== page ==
Oh by the way the stock is trading at 52 week lows. Interesting to note that the guidance adjustment came after the stock dropped about 10% in the past few days. Just saying. But the weather in Queensland is not just one little cloud burst. Three days before the guidance adjustment Queensland did have some extreme weather. So why did it take Peabody three days to adjust guidance? The press release threw out a nice round number of $50 million for early estimates of impacts. We all know that early estimates tend to be underestimates.

CEO  Gregory H. Boyce. did comment about the supply disruption saying it  all points to the tight supply demand balance  for seaborne metallurgical and thermal coal. So is this a set up comment? Will Peabody continue to have reduced earnings as Queensland tries to dry itself up? Is the weather event causing the spot price of coal to increase? Has Peabody which claims to have trading capability been able to capitalize and mitigate some of the earnings losses.

Last but not least what disruption to client deliveries are anticipated. If your rail and harbour facilities are completely shut more than one boat load has been interrupted.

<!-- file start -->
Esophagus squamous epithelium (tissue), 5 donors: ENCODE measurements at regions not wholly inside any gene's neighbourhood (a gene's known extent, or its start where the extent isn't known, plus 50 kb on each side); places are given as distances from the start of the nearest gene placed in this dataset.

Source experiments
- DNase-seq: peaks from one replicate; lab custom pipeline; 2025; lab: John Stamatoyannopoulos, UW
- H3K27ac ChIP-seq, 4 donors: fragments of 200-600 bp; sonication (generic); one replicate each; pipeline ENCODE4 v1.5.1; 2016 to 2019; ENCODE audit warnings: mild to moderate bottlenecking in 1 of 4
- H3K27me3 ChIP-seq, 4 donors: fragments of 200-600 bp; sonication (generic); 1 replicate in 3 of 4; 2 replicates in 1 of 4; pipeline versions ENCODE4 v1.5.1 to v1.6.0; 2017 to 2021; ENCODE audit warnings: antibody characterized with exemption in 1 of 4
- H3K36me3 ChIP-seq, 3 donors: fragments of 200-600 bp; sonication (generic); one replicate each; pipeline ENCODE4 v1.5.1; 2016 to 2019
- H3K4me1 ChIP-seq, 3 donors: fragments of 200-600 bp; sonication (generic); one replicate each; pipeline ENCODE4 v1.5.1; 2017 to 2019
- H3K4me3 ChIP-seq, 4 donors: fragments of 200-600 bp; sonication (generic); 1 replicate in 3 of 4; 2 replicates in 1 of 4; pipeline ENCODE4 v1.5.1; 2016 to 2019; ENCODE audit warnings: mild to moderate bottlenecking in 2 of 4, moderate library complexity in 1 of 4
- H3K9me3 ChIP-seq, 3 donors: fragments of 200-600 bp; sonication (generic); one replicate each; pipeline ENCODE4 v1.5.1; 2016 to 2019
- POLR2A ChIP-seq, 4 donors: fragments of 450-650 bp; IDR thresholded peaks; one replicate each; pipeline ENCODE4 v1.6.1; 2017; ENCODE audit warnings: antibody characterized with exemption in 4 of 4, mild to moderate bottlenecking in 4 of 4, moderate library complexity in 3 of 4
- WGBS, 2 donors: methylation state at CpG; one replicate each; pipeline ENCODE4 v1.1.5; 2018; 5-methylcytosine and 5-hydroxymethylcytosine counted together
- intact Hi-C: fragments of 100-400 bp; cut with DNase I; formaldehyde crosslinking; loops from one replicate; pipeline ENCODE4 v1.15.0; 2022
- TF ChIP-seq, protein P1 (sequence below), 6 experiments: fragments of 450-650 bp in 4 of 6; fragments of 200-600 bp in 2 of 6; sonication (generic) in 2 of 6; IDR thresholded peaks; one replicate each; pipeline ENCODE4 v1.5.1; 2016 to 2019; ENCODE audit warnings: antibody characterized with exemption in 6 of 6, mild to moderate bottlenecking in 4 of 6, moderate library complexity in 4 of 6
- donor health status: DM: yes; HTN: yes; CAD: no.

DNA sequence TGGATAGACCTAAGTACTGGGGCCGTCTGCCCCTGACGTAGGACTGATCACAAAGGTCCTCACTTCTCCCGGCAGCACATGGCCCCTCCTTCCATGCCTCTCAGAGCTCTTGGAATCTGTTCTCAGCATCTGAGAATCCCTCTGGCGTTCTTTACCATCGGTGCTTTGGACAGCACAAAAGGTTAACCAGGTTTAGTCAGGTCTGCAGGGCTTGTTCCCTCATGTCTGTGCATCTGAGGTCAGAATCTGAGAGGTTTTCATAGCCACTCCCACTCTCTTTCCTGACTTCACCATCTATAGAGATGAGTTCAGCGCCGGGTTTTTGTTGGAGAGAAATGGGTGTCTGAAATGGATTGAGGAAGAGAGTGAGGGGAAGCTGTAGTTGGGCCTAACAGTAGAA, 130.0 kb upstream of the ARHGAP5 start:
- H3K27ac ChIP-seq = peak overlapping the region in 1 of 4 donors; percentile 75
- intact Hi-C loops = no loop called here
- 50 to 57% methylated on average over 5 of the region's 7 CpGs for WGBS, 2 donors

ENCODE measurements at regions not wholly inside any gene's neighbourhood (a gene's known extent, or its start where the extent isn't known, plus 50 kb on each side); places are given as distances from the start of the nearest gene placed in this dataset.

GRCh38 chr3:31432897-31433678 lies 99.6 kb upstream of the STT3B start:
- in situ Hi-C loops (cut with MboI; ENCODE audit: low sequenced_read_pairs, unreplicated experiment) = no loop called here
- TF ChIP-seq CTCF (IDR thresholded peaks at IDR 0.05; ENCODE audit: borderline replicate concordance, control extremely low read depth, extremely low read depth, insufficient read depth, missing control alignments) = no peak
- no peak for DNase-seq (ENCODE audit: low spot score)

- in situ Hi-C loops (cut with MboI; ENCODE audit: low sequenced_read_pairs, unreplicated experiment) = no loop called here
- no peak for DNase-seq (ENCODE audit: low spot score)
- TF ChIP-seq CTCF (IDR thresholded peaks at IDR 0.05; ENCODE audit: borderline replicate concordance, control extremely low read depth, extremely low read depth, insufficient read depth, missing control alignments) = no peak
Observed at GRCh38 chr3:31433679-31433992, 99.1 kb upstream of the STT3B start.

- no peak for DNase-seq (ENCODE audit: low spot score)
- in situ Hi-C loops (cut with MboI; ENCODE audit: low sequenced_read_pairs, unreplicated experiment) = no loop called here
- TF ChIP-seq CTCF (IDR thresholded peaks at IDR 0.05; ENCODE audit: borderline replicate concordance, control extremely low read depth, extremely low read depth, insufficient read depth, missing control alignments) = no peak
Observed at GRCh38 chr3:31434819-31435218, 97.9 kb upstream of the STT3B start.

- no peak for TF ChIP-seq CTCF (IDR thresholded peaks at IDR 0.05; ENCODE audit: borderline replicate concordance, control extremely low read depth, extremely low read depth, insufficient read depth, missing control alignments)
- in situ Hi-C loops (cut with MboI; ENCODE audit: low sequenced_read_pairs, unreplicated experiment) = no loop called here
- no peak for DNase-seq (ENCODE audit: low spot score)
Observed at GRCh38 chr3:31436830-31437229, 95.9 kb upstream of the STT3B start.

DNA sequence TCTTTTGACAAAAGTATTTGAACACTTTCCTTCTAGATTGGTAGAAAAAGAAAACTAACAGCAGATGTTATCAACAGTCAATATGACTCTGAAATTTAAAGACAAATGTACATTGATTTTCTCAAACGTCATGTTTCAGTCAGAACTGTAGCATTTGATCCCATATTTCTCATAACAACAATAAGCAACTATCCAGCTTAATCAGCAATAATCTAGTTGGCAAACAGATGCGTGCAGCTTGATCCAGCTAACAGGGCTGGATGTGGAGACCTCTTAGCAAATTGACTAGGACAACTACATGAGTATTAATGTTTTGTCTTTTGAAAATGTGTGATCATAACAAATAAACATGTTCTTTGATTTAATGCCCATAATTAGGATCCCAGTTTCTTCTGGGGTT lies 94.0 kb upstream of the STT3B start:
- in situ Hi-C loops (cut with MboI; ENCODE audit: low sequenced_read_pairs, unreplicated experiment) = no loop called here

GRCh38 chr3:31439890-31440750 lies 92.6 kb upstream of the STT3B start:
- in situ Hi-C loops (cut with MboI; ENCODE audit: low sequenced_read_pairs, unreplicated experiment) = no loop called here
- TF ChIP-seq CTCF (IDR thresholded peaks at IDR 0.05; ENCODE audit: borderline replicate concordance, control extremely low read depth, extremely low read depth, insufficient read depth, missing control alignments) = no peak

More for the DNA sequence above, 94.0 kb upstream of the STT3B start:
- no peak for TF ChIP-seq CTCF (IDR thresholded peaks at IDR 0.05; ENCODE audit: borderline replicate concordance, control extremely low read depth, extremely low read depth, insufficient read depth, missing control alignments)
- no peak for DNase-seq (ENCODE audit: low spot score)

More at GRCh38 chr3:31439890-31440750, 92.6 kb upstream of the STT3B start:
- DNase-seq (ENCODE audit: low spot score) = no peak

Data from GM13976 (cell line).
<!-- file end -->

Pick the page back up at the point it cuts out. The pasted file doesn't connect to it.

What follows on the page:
Assessing impacts after an extreme weather event are always difficult. But management should not take three days to realize they are flooded and facilities are inoperable. The next earnings call should prove to be very interesting. They have set the tone for negative earnings consequences.

In the mean time other mega commodity companies show no particular impact. BHP Billiton (NYSE:BHP) admittedly a very diversified commodities player possessing significant coal interests seems to be unaffected or at least is keeping quiet like a church mouse. Anglo-American which has five mines in Queensland also is not reporting any substantive problems. Anglo-America trades in London, Johannesburg as well as pink sheets. While their facilities may not have experienced the same extreme weather event/consequences if supply balance is being affected their share prices would have been affected. So far it seems like a pure Peabody problem.